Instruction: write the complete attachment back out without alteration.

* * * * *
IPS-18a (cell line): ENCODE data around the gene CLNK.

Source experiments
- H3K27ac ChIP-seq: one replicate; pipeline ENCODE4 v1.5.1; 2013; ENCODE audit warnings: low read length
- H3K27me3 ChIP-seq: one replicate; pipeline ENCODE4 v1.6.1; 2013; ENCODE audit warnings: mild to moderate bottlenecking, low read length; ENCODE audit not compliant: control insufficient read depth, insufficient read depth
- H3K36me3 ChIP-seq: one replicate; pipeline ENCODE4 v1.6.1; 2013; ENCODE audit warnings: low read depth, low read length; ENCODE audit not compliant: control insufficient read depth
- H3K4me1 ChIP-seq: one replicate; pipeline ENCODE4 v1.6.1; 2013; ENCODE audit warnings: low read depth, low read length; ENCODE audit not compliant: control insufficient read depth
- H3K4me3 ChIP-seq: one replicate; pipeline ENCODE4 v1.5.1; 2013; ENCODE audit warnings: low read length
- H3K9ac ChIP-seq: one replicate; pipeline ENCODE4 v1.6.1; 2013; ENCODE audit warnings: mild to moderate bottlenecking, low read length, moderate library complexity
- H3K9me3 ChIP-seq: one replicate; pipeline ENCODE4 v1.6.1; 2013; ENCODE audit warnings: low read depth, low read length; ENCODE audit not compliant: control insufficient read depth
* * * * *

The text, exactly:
IPS-18a (cell line): ENCODE data around the gene CLNK.

Source experiments
- H3K27ac ChIP-seq: one replicate; pipeline ENCODE4 v1.5.1; 2013; ENCODE audit warnings: low read length
- H3K27me3 ChIP-seq: one replicate; pipeline ENCODE4 v1.6.1; 2013; ENCODE audit warnings: mild to moderate bottlenecking, low read length; ENCODE audit not compliant: control insufficient read depth, insufficient read depth
- H3K36me3 ChIP-seq: one replicate; pipeline ENCODE4 v1.6.1; 2013; ENCODE audit warnings: low read depth, low read length; ENCODE audit not compliant: control insufficient read depth
- H3K4me1 ChIP-seq: one replicate; pipeline ENCODE4 v1.6.1; 2013; ENCODE audit warnings: low read depth, low read length; ENCODE audit not compliant: control insufficient read depth
- H3K4me3 ChIP-seq: one replicate; pipeline ENCODE4 v1.5.1; 2013; ENCODE audit warnings: low read length
- H3K9ac ChIP-seq: one replicate; pipeline ENCODE4 v1.6.1; 2013; ENCODE audit warnings: mild to moderate bottlenecking, low read length, moderate library complexity
- H3K9me3 ChIP-seq: one replicate; pipeline ENCODE4 v1.6.1; 2013; ENCODE audit warnings: low read depth, low read length; ENCODE audit not compliant: control insufficient read depth